According to Pew Research, there are 85 million mothers in the US today and, according to the Bureau of Labor, 71 percent of women with children under 18 work.
Maternity leave, whether paid and part of a benefits package or unpaid under the Family & Medical Leave Act, is a crucial way for mothers to take the time they need to care for a new baby without worrying about losing their job. It’s a major component of finding that work-life balance. But returning to work after maternity leave is no easy task—logistically or emotionally. HR can help new moms with this transition back into the workforce. Here are three strategies to support mothers returning to work:
Make nursing rooms comfortable. Since 2010, federal law has required that most nonexempt workers have a place to express breast milk that isn’t a bathroom. But meeting the minimum requirements isn’t enough—pumping can be stressful when a new mom is trying to attend meetings and meet deadlines, as well as take time to ensure her baby will have food. A comfortable environment will ease anxiety about this part of a mother’s routine. A comfy place to sit, a small fan, and a table make the pumping process much easier, and keeping a fridge in the nursing room means moms don’t have to store breast milk in the kitchen fridge. This reduces stress for mothers about contamination.
Offer flexible schedules. The baby has a fever and has to stay home from daycare, the nanny has a family emergency and can’t make it today—new moms are juggling issues like these all the time. Your HR department can allow new moms to work remotely or flex their schedules to meet work obligations while caring for their new baby and their family. In fact, the 2018 State of Workplace Empathy Study revealed that employees believe the most empathetic workplace behaviors are understanding and respecting the need for time off to take care of personal family or medical issues, and understanding and respecting the need for flexible working hours.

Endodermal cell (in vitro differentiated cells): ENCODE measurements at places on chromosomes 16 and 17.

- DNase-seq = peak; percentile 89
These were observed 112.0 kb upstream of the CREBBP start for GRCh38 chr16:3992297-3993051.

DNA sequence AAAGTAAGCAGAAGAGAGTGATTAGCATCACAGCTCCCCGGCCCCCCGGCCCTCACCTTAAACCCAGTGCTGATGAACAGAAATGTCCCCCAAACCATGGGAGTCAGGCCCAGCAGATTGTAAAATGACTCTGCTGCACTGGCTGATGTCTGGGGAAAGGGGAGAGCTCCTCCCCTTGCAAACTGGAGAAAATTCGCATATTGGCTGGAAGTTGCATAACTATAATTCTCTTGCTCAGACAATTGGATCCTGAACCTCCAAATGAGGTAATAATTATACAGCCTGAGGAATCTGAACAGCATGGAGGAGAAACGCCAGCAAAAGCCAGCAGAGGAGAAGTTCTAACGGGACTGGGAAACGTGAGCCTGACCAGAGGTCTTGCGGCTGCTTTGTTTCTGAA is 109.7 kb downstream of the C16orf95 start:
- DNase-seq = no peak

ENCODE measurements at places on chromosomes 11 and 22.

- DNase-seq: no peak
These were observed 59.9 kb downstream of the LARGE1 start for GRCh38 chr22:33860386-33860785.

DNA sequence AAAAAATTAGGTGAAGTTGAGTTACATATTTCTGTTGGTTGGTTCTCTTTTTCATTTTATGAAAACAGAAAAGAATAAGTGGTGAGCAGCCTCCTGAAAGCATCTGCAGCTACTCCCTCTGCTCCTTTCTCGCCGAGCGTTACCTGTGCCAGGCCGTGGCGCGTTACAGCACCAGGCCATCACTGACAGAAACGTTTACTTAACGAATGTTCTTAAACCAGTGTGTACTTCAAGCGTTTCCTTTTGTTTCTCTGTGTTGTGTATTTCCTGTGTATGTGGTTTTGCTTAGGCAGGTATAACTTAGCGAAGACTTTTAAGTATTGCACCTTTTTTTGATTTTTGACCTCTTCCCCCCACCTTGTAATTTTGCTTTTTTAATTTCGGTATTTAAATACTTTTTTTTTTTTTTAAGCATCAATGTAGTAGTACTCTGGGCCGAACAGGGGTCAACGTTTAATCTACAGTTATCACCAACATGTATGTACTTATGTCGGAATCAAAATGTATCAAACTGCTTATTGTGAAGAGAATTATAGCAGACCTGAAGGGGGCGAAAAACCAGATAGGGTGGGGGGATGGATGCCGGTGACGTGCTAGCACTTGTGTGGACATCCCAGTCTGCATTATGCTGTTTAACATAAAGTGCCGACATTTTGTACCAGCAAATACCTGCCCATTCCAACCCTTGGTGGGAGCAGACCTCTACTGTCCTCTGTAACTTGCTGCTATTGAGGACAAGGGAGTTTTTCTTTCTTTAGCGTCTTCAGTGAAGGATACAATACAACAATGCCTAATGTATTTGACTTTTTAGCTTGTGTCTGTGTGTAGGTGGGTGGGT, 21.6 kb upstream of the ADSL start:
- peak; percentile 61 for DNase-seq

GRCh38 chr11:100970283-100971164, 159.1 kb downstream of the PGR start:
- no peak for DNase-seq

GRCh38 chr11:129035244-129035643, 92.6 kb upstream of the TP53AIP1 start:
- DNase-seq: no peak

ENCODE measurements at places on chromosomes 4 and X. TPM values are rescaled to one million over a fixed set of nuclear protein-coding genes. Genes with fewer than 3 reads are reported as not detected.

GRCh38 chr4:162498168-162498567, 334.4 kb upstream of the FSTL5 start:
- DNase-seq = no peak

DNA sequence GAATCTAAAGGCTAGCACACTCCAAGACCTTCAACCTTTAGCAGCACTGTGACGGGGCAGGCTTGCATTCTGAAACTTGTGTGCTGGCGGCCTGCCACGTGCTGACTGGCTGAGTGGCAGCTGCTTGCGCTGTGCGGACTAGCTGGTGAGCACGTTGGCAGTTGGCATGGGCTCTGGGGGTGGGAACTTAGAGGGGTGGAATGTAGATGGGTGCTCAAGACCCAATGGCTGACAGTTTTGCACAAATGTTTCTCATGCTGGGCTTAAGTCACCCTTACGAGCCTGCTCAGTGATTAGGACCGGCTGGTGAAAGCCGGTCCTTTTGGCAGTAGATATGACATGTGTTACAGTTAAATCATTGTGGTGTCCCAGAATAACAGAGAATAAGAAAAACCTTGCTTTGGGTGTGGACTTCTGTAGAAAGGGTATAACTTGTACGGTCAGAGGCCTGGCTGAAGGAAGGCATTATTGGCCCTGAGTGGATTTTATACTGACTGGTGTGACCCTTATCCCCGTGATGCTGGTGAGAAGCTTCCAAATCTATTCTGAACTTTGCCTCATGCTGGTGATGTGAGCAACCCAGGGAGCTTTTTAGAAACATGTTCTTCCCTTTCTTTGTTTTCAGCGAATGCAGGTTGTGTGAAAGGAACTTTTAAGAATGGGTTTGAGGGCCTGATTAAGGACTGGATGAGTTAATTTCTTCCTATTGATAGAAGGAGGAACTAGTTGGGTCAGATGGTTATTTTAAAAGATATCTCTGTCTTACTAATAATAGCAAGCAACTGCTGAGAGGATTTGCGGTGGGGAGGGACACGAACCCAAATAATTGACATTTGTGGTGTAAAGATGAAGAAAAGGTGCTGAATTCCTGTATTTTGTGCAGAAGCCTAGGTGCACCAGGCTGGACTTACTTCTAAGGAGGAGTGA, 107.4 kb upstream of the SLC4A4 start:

Implementing flexible schedule strategies will facilitate new moms’ balancing of work and family priorities. It also distinguishes your organization as one that values empathy and is dedicated to helping women participate in the workforce. This can benefit your entire company by helping to retain current employees and attract recruits who are seeking work-life balance in an employer.
Support “baby” steps. When a new mom comes back from maternity leave, make sure no one plops files on her desk and assumes everything is back to normal. Set up time for your returning employee to meet with her coworkers and her manager in a relaxed setting, such as a welcome-back breakfast or lunch. These gatherings provide a stress-free way for her to catch up on new initiatives or activities, and they help employees re-acclimate to their roles as team members.
Also, work with your new mom to start her return on a day that isn’t a Monday. The transition back to work can be difficult, so beginning with a shortened week can go a long way towards making that transition as positive as possible.
With unemployment at record lows, employers need to up their support game with it comes to attracting and retaining women with children. Set your organization apart by supporting moms in the workplace with benefits that specifically align with their needs.
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